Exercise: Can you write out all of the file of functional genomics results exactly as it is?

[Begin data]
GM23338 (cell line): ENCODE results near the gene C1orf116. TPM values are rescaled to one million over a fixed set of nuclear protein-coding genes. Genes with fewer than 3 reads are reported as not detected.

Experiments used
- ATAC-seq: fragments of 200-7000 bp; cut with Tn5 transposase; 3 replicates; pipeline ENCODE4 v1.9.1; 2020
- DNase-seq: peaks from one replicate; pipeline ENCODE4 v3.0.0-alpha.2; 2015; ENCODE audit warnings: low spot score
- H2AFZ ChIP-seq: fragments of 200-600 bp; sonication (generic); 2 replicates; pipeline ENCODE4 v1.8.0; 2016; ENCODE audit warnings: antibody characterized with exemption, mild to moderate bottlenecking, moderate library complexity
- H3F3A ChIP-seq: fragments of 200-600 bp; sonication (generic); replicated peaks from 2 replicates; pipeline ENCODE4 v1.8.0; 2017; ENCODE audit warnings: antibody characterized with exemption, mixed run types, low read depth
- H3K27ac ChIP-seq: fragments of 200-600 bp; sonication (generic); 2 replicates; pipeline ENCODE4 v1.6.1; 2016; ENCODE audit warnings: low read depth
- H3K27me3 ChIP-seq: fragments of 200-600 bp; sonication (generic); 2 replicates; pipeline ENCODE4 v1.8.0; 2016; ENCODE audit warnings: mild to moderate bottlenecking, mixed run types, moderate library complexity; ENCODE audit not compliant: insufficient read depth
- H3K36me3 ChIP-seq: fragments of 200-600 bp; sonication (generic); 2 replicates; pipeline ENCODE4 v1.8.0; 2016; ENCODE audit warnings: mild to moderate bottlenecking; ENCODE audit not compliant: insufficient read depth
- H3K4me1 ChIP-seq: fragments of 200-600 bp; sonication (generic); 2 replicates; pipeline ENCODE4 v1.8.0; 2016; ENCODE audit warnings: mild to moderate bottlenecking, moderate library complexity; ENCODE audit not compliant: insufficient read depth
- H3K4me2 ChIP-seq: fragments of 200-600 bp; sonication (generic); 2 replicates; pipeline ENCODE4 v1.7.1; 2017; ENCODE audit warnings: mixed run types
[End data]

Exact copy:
GM23338 (cell line): ENCODE results near the gene C1orf116. TPM values are rescaled to one million over a fixed set of nuclear protein-coding genes. Genes with fewer than 3 reads are reported as not detected.

Experiments used
- ATAC-seq: fragments of 200-7000 bp; cut with Tn5 transposase; 3 replicates; pipeline ENCODE4 v1.9.1; 2020
- DNase-seq: peaks from one replicate; pipeline ENCODE4 v3.0.0-alpha.2; 2015; ENCODE audit warnings: low spot score
- H2AFZ ChIP-seq: fragments of 200-600 bp; sonication (generic); 2 replicates; pipeline ENCODE4 v1.8.0; 2016; ENCODE audit warnings: antibody characterized with exemption, mild to moderate bottlenecking, moderate library complexity
- H3F3A ChIP-seq: fragments of 200-600 bp; sonication (generic); replicated peaks from 2 replicates; pipeline ENCODE4 v1.8.0; 2017; ENCODE audit warnings: antibody characterized with exemption, mixed run types, low read depth
- H3K27ac ChIP-seq: fragments of 200-600 bp; sonication (generic); 2 replicates; pipeline ENCODE4 v1.6.1; 2016; ENCODE audit warnings: low read depth
- H3K27me3 ChIP-seq: fragments of 200-600 bp; sonication (generic); 2 replicates; pipeline ENCODE4 v1.8.0; 2016; ENCODE audit warnings: mild to moderate bottlenecking, mixed run types, moderate library complexity; ENCODE audit not compliant: insufficient read depth
- H3K36me3 ChIP-seq: fragments of 200-600 bp; sonication (generic); 2 replicates; pipeline ENCODE4 v1.8.0; 2016; ENCODE audit warnings: mild to moderate bottlenecking; ENCODE audit not compliant: insufficient read depth
- H3K4me1 ChIP-seq: fragments of 200-600 bp; sonication (generic); 2 replicates; pipeline ENCODE4 v1.8.0; 2016; ENCODE audit warnings: mild to moderate bottlenecking, moderate library complexity; ENCODE audit not compliant: insufficient read depth
- H3K4me2 ChIP-seq: fragments of 200-600 bp; sonication (generic); 2 replicates; pipeline ENCODE4 v1.7.1; 2017; ENCODE audit warnings: mixed run types